Our victories will always be under assault

plastic bag in tree
The plastics industry is spending millions to roll back progress on banning plastic bags.

As of last month, plastic bag bans are illegal in the state of Arizona, and I’m all riled up about it.

Granted, no one can be surprised by anti-environment measures in that deeply conservative state, and there are plenty of pollution issues closer to home that deserve more of my energy. But it still drives me nuts that communities like Bisbee (Arizona’s first and only community to pass a bag-ban ordinance) and a handful of others that were considering similar measures, no longer have the option to say “no” to this plastic, toxic trash.

The issue gets under my skin because together, the plastic industry and conservative politicians have their sights set on much more than rolling back progress in a 5,000-person community in the high desert. In fact, recently the city of Huntington Beach moved to trash the bag ban that protects some of California’s most extraordinary beaches. These rollbacks are stark reminders that our hard-fought victories will always be under assault.

There’s no clearer example of this attack than the deeply disingenuous referendum to overturn California’s groundbreaking plastic bag ban, which will appear on ballots in November. As the Los Angeles Daily News opined:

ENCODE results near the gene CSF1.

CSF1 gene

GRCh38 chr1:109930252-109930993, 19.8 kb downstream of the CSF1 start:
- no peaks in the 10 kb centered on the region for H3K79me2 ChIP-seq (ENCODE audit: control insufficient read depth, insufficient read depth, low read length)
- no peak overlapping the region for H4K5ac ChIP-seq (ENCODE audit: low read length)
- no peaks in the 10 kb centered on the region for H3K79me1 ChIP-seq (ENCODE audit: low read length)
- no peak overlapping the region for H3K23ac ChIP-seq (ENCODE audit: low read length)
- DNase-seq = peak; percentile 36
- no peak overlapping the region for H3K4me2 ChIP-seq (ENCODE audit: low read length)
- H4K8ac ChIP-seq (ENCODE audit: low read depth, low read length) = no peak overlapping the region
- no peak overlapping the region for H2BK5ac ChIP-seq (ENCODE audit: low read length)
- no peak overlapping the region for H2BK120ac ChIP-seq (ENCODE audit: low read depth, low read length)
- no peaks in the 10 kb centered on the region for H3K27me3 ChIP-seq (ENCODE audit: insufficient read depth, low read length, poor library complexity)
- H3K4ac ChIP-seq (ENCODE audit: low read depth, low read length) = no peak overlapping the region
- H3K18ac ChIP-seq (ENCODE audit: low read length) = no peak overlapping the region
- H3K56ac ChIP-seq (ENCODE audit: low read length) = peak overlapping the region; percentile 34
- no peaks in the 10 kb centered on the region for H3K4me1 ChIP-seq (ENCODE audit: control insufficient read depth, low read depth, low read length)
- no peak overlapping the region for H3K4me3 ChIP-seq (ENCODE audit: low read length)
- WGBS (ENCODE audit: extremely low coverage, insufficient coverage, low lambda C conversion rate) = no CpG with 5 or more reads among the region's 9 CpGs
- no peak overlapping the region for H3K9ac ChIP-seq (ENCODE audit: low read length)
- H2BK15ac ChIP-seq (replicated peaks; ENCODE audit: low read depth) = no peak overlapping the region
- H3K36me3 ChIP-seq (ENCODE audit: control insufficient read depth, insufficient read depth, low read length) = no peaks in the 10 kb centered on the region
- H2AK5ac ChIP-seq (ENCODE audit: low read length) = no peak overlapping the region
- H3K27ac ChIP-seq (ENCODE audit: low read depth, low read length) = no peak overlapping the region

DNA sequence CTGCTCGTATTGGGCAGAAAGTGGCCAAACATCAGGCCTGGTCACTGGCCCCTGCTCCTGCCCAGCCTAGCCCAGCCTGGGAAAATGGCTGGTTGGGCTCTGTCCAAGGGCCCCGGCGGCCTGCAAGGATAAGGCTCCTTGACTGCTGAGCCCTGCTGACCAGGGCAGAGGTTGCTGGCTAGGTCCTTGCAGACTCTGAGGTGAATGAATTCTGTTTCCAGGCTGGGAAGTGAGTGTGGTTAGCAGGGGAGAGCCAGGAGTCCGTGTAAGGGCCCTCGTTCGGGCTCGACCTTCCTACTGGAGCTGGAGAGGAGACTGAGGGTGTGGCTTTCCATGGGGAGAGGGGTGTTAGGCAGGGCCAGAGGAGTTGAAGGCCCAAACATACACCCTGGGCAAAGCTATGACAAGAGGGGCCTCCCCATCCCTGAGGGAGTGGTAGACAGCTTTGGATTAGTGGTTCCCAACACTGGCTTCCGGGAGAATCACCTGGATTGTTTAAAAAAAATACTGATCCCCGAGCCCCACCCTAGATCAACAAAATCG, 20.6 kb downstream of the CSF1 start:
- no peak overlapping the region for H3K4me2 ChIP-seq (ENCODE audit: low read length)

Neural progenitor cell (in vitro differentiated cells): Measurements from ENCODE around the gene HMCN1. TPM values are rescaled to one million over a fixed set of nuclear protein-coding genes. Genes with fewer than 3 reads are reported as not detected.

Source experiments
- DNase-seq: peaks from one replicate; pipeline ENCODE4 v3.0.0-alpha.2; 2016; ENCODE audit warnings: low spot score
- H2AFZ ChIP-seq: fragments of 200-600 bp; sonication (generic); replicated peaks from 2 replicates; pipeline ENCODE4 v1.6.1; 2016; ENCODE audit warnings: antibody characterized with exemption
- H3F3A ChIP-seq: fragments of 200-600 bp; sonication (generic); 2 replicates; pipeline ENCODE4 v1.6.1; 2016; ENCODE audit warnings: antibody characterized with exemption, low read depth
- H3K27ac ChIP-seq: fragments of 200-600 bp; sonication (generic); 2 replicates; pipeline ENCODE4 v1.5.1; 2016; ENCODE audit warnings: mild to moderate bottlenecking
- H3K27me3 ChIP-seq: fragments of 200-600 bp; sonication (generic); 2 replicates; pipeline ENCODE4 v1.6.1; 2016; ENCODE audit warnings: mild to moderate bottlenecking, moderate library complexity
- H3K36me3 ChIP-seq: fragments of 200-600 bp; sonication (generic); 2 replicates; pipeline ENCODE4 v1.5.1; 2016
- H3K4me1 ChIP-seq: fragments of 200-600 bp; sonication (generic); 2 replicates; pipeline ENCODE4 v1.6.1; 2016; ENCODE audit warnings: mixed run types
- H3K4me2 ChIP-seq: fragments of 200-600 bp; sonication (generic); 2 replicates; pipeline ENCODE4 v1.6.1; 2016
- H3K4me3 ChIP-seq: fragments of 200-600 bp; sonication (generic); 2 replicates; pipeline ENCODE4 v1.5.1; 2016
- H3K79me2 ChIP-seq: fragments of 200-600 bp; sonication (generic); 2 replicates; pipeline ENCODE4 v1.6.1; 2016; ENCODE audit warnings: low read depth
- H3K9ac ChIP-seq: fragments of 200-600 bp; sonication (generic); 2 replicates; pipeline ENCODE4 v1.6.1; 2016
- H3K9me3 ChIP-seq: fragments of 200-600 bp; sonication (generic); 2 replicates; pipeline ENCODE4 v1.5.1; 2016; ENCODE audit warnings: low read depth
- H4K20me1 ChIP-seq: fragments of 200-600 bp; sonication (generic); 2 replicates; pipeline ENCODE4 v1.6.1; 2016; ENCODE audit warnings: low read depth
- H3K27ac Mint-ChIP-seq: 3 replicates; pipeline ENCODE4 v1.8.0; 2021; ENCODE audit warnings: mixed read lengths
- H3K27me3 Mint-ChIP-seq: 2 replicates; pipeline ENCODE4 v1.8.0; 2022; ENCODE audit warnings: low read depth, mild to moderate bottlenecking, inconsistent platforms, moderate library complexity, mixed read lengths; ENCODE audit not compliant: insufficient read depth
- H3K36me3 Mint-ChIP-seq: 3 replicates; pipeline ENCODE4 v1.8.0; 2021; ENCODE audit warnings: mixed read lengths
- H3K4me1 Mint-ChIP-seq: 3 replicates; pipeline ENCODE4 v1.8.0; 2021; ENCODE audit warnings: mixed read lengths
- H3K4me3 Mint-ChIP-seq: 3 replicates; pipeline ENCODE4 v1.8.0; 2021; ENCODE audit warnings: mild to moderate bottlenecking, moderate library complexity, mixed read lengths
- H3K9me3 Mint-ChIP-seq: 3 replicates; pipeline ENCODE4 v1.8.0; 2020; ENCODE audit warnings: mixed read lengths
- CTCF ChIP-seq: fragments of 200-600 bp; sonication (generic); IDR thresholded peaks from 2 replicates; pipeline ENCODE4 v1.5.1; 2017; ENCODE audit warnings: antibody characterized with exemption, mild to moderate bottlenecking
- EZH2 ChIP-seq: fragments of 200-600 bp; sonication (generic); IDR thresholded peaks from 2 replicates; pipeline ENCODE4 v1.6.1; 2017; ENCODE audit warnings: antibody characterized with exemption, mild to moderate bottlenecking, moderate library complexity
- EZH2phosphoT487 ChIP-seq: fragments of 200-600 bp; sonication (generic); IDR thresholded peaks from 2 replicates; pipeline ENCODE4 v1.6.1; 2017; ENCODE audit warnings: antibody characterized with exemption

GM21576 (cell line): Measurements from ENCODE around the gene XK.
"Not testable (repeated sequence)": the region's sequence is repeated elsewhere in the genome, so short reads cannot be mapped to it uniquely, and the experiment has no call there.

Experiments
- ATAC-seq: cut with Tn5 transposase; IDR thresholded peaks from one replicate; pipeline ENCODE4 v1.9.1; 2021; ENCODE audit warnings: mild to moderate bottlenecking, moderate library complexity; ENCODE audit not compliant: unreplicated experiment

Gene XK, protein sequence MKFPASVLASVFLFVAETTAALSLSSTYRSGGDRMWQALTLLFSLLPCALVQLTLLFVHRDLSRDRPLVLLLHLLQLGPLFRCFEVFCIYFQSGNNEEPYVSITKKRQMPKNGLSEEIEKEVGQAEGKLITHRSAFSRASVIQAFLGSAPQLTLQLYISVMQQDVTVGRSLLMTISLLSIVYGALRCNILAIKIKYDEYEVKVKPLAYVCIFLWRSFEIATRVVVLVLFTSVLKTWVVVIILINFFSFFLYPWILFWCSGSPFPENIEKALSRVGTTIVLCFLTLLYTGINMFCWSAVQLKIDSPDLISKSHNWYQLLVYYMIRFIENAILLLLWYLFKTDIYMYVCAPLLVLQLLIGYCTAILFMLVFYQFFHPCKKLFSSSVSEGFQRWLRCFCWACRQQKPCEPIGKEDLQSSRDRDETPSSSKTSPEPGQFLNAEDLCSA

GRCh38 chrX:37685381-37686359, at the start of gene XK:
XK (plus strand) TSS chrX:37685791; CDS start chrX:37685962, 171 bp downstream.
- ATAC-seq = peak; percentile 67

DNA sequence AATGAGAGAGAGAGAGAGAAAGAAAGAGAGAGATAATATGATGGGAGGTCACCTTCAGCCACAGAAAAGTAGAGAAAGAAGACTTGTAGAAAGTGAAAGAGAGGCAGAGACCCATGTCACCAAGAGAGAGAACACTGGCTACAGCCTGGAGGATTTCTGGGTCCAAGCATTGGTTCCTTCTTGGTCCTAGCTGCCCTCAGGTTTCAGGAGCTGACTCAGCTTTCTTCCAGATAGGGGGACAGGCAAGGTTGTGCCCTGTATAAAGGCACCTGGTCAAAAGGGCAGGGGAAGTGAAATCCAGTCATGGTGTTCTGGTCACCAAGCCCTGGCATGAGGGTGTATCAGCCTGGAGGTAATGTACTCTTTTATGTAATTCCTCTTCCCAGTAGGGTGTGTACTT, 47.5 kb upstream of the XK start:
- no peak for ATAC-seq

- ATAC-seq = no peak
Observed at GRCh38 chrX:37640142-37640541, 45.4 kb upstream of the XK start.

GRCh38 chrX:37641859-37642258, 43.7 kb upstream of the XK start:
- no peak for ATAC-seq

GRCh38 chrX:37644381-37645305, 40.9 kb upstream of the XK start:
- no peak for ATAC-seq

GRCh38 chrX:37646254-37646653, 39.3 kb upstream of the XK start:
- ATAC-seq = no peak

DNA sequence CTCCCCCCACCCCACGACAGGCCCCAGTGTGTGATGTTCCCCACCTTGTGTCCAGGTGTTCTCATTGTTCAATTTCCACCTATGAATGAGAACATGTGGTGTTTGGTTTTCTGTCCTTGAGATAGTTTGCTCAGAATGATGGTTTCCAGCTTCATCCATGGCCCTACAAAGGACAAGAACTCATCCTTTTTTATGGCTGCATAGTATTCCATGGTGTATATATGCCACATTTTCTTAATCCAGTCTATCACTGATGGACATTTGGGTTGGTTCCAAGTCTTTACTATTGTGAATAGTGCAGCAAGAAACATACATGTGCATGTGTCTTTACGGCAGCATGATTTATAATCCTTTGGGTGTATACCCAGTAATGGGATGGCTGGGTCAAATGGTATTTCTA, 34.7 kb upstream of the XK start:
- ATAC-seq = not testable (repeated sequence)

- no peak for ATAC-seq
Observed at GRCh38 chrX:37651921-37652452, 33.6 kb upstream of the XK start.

“The referendum is yet another example of an out-of-state business abusing the state’s initiative process. There is nothing grass-roots about it. The plastics industry paid the signature gatherers, and 98 percent of the money came from out of state. More than $500,000 came from Hylex Poly of South Carolina, the largest plastic-bag manufacturer in the nation.”

Save The Bay and its allies paved the way for the statewide ban. Our victories demonstrate that these ordinances are an effective way to curb pollution; that they don’t harm small businesses as opponents claim; and that shoppers quickly embrace the reusable-bag habit. With California’s statewide bag ban now on hold and under fire, we might take some small comfort that whatever happens in November, the protections we’ve won for the Bay Area remain strong.

But we’d be fools to let down our guard. The plastic industry makes $150 million per year selling plastic bags in California alone, and they are well aware that the Bay Area’s leadership on environmental issues is a bellwether for progress around the state and across the country.

They won’t back down from this fight, and neither will we.

Will you help Save The Bay continue its fight against plastic pollution? To support our work and show your Save The Bay pride, become a sustainer today.

How We Did it: Banning Plastic Bags in the Bay Area and Beyond

To learn more about California’s journey to a statewide bag ban, check out our interactive timeline.
To learn more about California’s journey to a statewide bag ban, check out our interactive timeline.

For the last 6 years, Save The Bay has worked publicly and behind the scenes to build the progress necessary to secure today’s victory at the statewide level. 80 percent of Bay Area residents live in a jurisdiction that has adopted a plastic bag ban and the rest of our region is now covered under California’s statewide bag ban. How did we get to this point?